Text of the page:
Self-Improvement Stew: Understanding How God Works All Things for Our Good
We are probably all familiar with Romans 8:28. “We know that all things work together for the good of those who love God – those whom he has called according to His plan.”
Some Key Phrases in Romans 8:28:
- “All things” – that means everything that occurs in your life whether it is good or bad. It doesn’t say He causes the bad things – He can’t, because He is good. Some of the negative stuff in our life we cause ourselves. The choices we make. The actions we take. The attitudes we possess. Some is caused by others and some by the archenemy of our souls – the devil.
- “Works together” – God takes it all… the good, the bad, and the ugly and He works it all together. He takes things that in themselves aren’t very good and brings out of it something good.
- “For…those who love God” – It’s not for everybody. It’s for His children, those who know Him by faith in His Son, Jesus Christ. It’s important that you are sure about that, because God isn’t synergizing the events, the circumstances, and the situations in your life for good, if you don’t love Him.
When the contrary winds come, when the adversity strikes, when the trouble begins, when the suffering happens, when the negative circumstances pile up – it can knock the spiritual wind out of you. You might feel like you want to give up. You need to be fixed in your belief of who God is – He is good. He works good for you as His child. He does only good for you. You and I may not understand “how” at that moment. We may not be thrilled with the experience – far from it. But we can keep “running” if we are convinced of who God is in our life.
Singer and author Sheila Walsh, former co-host of the 700 Club and one of the speakers with Women of Faith, in an interview with Leadership Journal shared a profound story…
“Our paradigm of what a Christian life is supposed to be hugely affects whether we become bitter or not. So many of the people I work with are dealing with disappointment. Disappointment with themselves—and I sure understand that—disappointment with other people, and disappointment with God because he doesn’t do what we think he’s going to do.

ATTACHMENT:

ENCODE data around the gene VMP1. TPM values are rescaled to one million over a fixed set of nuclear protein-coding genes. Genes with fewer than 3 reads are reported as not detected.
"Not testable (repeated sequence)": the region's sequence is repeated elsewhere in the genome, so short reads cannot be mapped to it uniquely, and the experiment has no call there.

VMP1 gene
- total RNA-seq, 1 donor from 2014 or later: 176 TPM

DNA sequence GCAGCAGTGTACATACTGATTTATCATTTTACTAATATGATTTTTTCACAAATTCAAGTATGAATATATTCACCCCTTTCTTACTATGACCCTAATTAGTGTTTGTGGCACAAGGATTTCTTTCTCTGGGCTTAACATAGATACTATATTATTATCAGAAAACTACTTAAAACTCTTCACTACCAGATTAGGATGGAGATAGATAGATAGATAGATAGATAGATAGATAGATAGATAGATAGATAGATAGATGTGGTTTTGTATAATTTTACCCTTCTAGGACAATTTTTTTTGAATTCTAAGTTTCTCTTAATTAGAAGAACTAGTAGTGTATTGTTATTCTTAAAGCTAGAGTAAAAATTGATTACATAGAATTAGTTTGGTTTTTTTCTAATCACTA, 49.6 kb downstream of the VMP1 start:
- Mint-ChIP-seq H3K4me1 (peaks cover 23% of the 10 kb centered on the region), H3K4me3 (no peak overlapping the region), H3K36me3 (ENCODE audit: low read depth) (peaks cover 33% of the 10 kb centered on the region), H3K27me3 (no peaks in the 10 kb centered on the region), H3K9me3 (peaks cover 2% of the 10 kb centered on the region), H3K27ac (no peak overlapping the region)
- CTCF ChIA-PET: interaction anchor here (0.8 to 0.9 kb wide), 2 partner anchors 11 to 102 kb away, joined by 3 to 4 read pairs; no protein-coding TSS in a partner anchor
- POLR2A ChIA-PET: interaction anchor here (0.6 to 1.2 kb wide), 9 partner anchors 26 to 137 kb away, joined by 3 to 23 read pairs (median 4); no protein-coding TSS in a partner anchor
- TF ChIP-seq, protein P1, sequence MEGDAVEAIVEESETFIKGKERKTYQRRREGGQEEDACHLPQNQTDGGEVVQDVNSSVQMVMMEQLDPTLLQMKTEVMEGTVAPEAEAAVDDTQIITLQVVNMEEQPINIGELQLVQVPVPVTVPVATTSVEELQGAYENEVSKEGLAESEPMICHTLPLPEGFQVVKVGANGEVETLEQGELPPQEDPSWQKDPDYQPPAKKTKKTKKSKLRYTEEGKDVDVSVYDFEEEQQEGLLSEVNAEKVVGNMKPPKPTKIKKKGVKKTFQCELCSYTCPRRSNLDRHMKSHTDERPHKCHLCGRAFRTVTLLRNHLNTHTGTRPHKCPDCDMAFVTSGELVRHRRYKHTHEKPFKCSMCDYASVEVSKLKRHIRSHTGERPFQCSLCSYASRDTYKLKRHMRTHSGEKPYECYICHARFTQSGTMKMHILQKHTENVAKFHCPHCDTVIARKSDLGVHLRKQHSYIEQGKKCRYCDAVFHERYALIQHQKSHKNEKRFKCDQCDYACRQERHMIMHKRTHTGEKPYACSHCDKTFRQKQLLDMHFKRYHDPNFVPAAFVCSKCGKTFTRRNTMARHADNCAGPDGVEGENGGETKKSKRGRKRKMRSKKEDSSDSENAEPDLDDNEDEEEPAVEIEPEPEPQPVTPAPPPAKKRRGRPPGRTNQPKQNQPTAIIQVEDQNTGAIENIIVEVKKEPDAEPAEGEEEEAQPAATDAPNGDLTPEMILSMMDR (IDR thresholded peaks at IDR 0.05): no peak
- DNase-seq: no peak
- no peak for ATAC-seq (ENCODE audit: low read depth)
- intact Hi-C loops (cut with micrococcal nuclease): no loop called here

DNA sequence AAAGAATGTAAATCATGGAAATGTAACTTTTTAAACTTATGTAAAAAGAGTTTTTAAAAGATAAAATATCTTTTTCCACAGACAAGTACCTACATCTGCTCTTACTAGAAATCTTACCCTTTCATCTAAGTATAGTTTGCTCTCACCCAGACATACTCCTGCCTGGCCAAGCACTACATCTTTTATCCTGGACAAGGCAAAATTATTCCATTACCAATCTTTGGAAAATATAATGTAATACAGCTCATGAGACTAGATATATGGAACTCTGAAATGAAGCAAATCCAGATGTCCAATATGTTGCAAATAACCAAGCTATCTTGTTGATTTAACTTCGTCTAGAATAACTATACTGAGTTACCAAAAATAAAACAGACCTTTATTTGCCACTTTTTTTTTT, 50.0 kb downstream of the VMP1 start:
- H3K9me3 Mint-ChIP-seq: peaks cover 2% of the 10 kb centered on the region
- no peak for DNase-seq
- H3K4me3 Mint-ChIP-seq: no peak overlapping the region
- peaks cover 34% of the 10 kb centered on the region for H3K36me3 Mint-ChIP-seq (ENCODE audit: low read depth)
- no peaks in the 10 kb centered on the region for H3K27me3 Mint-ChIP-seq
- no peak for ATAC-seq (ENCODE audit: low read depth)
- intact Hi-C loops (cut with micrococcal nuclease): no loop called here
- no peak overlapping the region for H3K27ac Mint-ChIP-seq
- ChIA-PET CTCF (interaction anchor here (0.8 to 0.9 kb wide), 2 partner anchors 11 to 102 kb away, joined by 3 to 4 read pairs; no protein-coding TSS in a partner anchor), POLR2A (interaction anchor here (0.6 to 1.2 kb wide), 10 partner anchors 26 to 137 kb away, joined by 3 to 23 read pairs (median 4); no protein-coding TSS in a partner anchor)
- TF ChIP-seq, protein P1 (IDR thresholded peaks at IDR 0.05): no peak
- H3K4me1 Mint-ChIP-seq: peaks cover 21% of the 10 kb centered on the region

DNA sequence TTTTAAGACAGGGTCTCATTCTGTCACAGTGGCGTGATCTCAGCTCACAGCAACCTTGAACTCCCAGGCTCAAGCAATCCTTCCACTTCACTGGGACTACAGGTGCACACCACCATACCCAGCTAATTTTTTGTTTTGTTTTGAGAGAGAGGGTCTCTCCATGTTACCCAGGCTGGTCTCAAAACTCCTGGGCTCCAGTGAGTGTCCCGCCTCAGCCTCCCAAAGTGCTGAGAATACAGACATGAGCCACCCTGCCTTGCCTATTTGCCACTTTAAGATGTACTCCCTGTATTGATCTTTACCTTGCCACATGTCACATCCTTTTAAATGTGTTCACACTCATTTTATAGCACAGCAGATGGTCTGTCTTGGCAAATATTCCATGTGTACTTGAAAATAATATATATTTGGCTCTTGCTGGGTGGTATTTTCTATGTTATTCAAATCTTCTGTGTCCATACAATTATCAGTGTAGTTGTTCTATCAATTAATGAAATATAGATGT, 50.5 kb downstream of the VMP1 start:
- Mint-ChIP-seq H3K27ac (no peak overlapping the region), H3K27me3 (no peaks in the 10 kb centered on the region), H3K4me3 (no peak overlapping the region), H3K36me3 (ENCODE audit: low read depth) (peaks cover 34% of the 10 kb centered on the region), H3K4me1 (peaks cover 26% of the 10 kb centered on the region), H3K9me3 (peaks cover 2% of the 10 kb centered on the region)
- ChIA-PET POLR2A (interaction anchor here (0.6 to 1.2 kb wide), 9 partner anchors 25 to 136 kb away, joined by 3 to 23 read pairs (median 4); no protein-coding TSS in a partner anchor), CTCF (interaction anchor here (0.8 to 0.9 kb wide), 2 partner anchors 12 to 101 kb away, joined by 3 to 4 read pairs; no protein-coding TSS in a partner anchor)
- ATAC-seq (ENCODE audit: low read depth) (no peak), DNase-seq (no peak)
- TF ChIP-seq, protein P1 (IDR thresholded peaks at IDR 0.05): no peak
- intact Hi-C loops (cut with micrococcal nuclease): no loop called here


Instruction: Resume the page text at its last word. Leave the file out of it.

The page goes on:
I got one of the most interesting letters at the 700 Club from a young woman in her mid-twenties who had cancer and MS. She said, ‘Sometimes I watch your program and I’m helped, and sometimes I want to take my shoe off and throw it through the screen.’
I was so fascinated by her honesty, I called her. We became friends. One day she said, ‘One of the things I hate about what you do is you always present people whose marriages get better in 10 minutes, people who get healed, people who have the nice, packaged answers.’ She said, ‘What about people like me who are dying and still love God? What about people who take very few steps, but every step leaves a big impression in the snow because it costs every ounce of strength they have left?’
She changed my perspective. Christianity is not this nice ‘everything’s going to work out okay’ attitude. When you think of Christ at the tomb of Lazarus, he wept because it wasn’t supposed to be like this. He had spoken this beautiful world into existence and it was so broken, so messed up. I think one of the greatest gifts we can give is just a dose of reality that life down here is disappointing, that God doesn’t always give us answers, but he does always give us himself.”1
I don’t know the details of the disappointments some of you are feeling in your life. You may feel like you can’t go on, like you are without strength. I want you to remember if you are Christ’s follower, He is with you. He hasn’t abandoned you. He will never leave you. He is walking through the valley with you. And however you got to where you are, however things have closed in on you, He can and will work good for you as you submit your will to Him.
- Sheila Walsh, “Inevitable Disappointments of This Life,” Preaching Today, 2002, , accessed March 28, 2017, http://www.preachingtoday.com/illustrations/2003/january/14142.html.
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